Google Spreadsheets received an update in the "Named Ranges" feature to let you protect a section when working with other in real-time and that "a collaborator didn't intend to be touched."
To get started with Protected Ranges in a shared spreadsheet, highlight the cells you'd like to protect, right-click, and choose Name and protect range from the menu.
In addition, Spreadsheet also added following new features this month - First up, along with the arrival of protected ranges, you can now add colors and patterns when you apply cell borders in Google spreadsheets.
Also updated, is the "find and replace" to make it possible to search using patterns (also called regular expressions). For example, "^[A-Z]+" will find all the cells that start with uppercase letters.
Click through the presentation below to see the feature in action.
In other Google Docs news, the color palette for Google Calendar now let you customize calendar colors. "Just click the arrow icon next to a calendar in the left sidebar, click "choose custom color" and pick your favorite background color. Select "light text" if the text is hard to read."
"Google Calendar users have had the ability to change the colors of specific events or calendars from a default color palette. Users can now choose a custom color if the default palette does not meet their needs," informs Google. This feature is also available for Google Apps.
Also, in a blog post, Brittany Wenger, the winner of this year's Google Science Fair explains how she built an application on Google App Engine called the "Global Neural Network Cloud Service for Breast Cancer."
This artificial neural network can detect complex patterns in data, learning how to classify malignant or cancerous cells it hasn't seen before. Learn more about her project.
"When a patient has a palpable breast lump, the first step a doctor takes is to determine whether the mass is malignant or benign. One relatively simple diagnostic procedure is a form of biopsy called fine needle aspiration (FNA). Though these tests are less invasive than others, they are historically less accurate as well. My goal was to create a tool for doctors to use when interpreting test results from these procedures," explains Wenger.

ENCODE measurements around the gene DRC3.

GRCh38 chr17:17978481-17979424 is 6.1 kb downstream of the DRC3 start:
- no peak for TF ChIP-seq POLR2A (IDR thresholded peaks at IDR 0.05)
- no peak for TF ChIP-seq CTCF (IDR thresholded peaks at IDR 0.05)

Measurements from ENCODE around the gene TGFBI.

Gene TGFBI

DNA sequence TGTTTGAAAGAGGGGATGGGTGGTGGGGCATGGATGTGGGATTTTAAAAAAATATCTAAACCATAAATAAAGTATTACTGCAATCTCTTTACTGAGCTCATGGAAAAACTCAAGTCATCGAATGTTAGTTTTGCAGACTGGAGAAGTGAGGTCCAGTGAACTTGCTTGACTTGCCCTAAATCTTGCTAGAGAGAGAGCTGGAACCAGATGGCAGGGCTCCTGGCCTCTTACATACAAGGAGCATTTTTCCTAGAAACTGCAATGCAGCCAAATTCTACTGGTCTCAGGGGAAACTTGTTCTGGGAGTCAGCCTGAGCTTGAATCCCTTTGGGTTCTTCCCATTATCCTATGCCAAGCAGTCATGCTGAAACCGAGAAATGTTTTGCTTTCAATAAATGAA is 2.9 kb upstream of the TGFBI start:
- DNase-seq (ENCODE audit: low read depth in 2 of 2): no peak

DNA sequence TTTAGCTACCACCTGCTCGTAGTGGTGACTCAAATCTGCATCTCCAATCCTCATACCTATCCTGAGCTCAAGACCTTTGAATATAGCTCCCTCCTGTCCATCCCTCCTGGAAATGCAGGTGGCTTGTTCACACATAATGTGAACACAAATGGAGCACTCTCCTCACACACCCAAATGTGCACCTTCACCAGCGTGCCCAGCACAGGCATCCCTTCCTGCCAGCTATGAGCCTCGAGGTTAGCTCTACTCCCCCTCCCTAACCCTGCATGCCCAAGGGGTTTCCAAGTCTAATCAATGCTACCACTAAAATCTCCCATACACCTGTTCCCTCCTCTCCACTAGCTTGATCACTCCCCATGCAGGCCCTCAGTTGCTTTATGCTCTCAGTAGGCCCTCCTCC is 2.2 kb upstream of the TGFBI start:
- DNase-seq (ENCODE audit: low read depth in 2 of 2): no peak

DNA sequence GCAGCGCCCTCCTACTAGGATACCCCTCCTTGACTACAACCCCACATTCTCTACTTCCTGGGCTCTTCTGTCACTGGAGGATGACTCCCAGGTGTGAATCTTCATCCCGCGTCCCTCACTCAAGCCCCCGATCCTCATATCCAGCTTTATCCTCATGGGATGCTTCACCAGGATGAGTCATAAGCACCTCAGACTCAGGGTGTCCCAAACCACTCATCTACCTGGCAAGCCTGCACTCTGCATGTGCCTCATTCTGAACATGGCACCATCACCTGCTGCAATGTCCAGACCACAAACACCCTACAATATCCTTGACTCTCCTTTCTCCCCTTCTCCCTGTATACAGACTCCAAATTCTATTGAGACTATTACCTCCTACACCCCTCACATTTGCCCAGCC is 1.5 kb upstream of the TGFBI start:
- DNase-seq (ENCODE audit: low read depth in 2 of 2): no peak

For this project, "I decided to create a neural network built on Google App Engine, using data published to the Machine Learning Repository by the University of Wisconsin."
"A neural network attempts to replicate the brain as a form of artificial intelligence through networks of computers and can be used to detect extremely complex patterns. It learns from its mistakes, so it can classify a case it hasn't seen before as malignant or cancerous based on specific criteria like clump thickness or bland chromatin. Because the diagnostic power of the network improves the more data it has, building on App Engine is a way to ensure the app can continue to scale easily, no matter how much information goes into the system," she adds.
Finally, If your application needs a way to let users easily choose a file from their Drive, this is for you.
"Users can browse and select files from their Drive file list using the "Google Picker API," which provides a user interface containing a list of all the user's files in Google Drive. Since the user interface is generated by the Picker API, there is very little effort in adding the Picker to an existing site," Google explained.
For a complete example, including how to load the Picker library, please visit our the Drive SDK documentation.
Also, see the Picker API documentation for more information.